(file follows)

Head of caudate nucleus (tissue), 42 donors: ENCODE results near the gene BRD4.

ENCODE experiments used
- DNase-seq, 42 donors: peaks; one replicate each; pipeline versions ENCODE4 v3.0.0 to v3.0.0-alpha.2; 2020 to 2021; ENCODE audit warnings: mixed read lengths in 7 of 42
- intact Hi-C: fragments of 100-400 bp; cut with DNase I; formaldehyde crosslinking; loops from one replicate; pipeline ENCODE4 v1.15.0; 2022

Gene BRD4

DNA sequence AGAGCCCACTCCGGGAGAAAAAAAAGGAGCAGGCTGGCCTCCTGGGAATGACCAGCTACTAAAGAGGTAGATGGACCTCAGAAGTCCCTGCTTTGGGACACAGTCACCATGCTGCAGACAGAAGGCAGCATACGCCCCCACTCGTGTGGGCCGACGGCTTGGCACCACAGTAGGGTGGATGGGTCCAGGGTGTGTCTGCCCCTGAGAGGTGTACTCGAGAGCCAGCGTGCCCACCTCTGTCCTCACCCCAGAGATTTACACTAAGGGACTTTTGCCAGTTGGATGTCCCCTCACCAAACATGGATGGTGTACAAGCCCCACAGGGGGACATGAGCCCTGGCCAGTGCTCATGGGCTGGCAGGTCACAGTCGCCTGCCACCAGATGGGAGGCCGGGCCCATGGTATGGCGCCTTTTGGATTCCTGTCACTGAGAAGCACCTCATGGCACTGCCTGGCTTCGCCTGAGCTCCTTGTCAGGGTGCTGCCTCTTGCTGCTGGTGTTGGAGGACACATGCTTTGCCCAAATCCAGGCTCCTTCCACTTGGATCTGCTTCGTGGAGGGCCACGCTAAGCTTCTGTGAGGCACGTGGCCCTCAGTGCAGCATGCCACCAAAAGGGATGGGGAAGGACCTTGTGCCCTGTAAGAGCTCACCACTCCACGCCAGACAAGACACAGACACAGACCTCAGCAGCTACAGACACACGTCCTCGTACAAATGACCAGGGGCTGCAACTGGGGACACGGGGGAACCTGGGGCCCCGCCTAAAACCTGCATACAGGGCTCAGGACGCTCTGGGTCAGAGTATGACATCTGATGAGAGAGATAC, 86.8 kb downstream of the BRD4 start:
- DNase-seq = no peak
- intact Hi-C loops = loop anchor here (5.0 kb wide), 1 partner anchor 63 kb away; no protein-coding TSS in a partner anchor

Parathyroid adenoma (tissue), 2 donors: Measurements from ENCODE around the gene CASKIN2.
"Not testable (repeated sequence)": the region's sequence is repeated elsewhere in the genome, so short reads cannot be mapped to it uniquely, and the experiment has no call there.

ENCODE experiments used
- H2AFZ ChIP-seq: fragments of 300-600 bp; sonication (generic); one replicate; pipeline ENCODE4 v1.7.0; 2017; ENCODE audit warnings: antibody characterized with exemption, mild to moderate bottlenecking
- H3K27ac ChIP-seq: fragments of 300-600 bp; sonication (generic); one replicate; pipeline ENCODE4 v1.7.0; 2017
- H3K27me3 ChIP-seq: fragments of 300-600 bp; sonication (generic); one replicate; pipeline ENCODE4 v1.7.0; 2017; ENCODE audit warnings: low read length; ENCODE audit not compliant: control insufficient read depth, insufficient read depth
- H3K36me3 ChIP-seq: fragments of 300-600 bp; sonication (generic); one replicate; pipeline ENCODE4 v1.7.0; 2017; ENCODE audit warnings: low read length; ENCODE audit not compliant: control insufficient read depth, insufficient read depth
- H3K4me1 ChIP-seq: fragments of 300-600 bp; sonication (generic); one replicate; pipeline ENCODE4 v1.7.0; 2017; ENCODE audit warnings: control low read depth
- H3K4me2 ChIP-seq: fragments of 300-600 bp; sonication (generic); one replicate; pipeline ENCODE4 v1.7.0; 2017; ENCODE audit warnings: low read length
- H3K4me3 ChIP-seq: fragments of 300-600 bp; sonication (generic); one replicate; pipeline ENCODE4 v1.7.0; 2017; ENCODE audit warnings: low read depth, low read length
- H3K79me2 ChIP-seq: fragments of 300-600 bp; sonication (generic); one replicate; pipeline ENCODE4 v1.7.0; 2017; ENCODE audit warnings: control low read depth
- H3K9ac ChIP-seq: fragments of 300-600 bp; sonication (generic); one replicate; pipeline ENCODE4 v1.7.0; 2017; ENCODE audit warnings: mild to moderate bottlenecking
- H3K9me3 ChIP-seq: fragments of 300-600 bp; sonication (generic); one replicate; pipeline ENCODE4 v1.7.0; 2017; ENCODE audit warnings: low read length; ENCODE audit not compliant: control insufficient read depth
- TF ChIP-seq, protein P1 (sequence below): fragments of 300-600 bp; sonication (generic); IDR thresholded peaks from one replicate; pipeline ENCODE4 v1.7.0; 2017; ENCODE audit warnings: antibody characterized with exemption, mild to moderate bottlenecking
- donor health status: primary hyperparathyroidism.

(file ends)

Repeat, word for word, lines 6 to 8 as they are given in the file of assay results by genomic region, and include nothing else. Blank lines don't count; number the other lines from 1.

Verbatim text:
DNA sequence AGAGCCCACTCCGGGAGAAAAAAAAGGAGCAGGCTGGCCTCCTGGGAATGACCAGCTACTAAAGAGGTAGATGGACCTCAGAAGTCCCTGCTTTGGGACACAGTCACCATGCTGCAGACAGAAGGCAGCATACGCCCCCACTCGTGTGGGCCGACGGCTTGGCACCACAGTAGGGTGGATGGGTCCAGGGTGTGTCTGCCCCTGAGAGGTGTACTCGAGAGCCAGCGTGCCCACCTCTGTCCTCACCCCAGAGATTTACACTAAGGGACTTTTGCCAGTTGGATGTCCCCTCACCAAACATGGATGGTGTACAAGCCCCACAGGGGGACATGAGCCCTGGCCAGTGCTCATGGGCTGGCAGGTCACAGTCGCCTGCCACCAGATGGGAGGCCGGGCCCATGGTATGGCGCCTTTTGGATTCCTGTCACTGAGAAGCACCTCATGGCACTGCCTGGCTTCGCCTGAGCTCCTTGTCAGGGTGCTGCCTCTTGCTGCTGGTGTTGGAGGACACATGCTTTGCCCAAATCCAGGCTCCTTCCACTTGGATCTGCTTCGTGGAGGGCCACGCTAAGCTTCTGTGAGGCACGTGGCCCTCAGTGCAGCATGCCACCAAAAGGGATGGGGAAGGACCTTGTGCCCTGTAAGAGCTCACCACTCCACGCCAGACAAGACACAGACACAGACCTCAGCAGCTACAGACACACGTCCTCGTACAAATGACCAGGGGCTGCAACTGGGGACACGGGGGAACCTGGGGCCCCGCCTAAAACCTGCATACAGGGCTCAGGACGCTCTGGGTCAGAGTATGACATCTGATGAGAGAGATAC, 86.8 kb downstream of the BRD4 start:
- DNase-seq = no peak
- intact Hi-C loops = loop anchor here (5.0 kb wide), 1 partner anchor 63 kb away; no protein-coding TSS in a partner anchor